As Karen said, he does not have to be charged with an offense for the parole board to use the information to revoke his parole. If they read a police report and see that it says he had a gun then he had a gun, regardless of whether the DA decides to charge him with a crime for it. There is no burden of proof to which the parole board must adhere other than their own belief given the evidence or allegation.

karen
12-04-2008, 10:25 AM
There is no burden of proof to which the parole board must adhere other than their own belief given the evidence or allegation.

Okay this may be off topic a little, but this is example of what I was saying in my "time for change" thread. :angry: The way the parole board is ran reminds me of the old communistic Russia! There needs to be full disclosure and accountablity within the workings of parole!!!!

RobinsMan
12-04-2008, 11:47 AM
It is little different than what a judge does when he considers a revocation of probation. Burden of proof is preponderance of evidence which simply means enough to convince someone and that "someone" is the judge who is the sole decision maker. Keep in mind that in either situation (probation or parole) someone is already past the due process point, having been convicted, and is free only at the pleasure of either the judge or the parole board.

ccsmom
12-04-2008, 01:01 PM
I know this may be off topic but the parole offices need to be reformed. The blue warrant that was issued for my daughter had bogus charges. If she would have given up her right to a hearing she woould have been screwed. I cannot thank Karengrovo enough. She has been given the run around since she was released. Tomorrow will be three days in a row to go to report. They need to have some accountability.

tqwhite
12-04-2008, 07:37 PM
I just want to Thank everyone that has replied to utter call for Help!
My husband has been my life line for 5 yrs now and I'm going crazy trying to get the correct information for him.

karen
12-07-2008, 09:46 PM
It is little different than what a judge does when he considers a revocation of probation. Burden of proof is preponderance of evidence which simply means enough to convince someone and that "someone" is the judge who is the sole decision maker. Keep in mind that in either situation (probation or parole) someone is already past the due process point, having been convicted, and is free only at the pleasure of either the judge or the parole board.

Does that come into play when the parole board is examing his TDCJ case information during the parole review/hearing? My complaint isn't in regards to any court documentation (that comes from the county records). But documentation regarding an inmates adaptation to TDCJ (ie major and minor cases) which can have a huge impact on whether an inmate is granted a favorable vote for parole. I am referencing the documentation that has been placed in the file by TDCJ that does not have to be disclosed. This is information that can be used as grounds for denial and yet, the inmate isn't allowed to view what is in there, therefore he is unable to check for accuracy.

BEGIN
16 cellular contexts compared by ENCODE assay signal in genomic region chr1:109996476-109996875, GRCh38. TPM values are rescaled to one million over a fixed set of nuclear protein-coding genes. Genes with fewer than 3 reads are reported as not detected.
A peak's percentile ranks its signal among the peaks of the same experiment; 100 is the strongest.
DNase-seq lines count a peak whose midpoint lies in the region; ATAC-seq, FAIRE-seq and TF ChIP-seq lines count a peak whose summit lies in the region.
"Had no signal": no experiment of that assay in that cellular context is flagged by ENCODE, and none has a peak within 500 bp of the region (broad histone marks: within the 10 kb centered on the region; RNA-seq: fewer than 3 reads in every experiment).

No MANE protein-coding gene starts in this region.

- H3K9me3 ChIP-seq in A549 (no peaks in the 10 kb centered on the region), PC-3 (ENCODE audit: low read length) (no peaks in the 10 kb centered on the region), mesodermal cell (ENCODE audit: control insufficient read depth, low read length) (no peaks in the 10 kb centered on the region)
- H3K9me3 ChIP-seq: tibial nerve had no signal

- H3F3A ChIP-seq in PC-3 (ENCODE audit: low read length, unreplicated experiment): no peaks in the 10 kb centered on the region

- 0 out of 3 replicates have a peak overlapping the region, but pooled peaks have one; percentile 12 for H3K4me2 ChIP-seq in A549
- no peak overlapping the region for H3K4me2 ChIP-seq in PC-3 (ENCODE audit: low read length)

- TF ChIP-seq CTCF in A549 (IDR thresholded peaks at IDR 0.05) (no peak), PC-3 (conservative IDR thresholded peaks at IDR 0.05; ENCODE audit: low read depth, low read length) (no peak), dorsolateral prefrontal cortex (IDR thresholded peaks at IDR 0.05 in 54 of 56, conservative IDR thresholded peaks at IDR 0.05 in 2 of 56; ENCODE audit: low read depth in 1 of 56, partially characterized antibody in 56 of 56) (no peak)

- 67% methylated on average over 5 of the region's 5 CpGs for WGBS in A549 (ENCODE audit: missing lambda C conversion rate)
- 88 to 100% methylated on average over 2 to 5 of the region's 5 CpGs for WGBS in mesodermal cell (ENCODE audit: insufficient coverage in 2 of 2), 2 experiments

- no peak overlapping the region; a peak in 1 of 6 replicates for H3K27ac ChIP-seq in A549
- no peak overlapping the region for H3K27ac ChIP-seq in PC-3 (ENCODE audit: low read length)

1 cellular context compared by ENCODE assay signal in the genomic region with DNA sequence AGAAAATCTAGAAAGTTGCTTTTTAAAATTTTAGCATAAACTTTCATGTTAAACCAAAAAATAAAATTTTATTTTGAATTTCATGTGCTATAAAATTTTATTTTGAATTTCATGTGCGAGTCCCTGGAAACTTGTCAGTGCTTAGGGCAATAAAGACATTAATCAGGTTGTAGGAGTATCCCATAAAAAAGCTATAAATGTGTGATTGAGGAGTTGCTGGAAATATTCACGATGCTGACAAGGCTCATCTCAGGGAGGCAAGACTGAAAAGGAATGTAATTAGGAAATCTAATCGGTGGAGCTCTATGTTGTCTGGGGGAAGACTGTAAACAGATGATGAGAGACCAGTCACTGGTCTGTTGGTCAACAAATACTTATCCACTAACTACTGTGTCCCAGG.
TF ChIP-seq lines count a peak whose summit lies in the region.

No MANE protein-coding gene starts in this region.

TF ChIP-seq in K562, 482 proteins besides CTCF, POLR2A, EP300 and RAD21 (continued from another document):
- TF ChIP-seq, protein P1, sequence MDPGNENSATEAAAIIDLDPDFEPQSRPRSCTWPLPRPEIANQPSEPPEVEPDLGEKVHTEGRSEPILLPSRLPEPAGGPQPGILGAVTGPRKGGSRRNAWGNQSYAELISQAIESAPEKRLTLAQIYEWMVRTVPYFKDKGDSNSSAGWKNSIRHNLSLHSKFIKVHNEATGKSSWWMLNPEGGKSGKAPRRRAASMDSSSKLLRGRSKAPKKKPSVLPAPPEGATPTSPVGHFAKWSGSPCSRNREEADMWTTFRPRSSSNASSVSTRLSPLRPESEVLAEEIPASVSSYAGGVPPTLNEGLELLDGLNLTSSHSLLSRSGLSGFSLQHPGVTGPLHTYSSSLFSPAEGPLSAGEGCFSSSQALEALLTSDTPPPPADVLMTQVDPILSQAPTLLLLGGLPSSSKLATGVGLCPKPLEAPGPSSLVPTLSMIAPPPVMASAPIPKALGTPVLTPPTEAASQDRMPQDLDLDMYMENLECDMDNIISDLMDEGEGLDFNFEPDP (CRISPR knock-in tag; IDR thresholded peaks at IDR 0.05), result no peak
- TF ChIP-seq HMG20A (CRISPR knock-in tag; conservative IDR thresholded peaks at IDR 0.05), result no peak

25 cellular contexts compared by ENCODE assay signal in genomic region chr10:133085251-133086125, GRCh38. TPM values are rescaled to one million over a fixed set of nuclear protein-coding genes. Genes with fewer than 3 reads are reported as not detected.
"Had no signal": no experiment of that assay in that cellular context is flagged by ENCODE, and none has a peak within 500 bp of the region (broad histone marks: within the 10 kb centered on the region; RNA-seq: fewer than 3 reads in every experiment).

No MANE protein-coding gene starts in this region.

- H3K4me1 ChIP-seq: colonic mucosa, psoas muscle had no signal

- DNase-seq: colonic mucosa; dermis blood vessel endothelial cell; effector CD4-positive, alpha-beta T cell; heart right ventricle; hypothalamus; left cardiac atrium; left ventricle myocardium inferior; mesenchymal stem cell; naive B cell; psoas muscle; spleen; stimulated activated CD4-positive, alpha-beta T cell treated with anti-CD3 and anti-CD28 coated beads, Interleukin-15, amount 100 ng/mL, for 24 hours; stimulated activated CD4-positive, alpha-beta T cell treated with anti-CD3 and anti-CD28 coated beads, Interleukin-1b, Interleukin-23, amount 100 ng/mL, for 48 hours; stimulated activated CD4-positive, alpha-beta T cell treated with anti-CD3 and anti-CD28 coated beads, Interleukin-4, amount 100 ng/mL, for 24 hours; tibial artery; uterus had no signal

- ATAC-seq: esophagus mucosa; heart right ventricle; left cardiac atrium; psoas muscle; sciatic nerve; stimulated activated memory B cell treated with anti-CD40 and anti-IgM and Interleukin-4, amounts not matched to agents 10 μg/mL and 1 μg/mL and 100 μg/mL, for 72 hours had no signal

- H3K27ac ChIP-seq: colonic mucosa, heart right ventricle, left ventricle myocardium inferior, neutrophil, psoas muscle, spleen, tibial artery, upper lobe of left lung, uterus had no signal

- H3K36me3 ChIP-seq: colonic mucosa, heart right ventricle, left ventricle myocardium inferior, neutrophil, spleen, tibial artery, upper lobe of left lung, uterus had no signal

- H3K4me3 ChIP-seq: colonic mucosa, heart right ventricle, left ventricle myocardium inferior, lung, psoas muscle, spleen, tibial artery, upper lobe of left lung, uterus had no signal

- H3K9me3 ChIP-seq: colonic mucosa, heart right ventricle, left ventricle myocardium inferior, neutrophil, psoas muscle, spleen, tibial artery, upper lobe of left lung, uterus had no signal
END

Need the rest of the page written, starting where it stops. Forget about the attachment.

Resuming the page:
I don't know... that's why I'm asking. State law dictates as to when an inmate is eligible for parole. Is the process of a parole review/hearing one where "due process" should be honored? If it is, then shouldn't there be full disclosure of evidence/information so that the inmate could refute or rebut any eronous information that might be presented against him that could have bearing on the outcome of the hearing/review?

Sorry, I know I'm getting this way off topic of the orginal question of a blue warrant.

Taking this conversation back to "blue warrants"; when a person gets a blue warrant the PO has to provide them a copy of all the documentation of the "violations". If they don't then get a power of attorney signed and you the family member go down and request copies of it. What frustrated us during that parole revocation experience is that the PO sure wasn't presenting any thing positive to the hearing officer. So if the person has completed classes or never tested dirty for a UA or whatever else that is "plus" go down and request a copy. Don't be surprised if the PO balks and tries to put you off. If they do, take it to the supervisor and explain why you want it. But remember you have to have that power of attorney to show that you do have the right to access the person's info.

Karen

Karen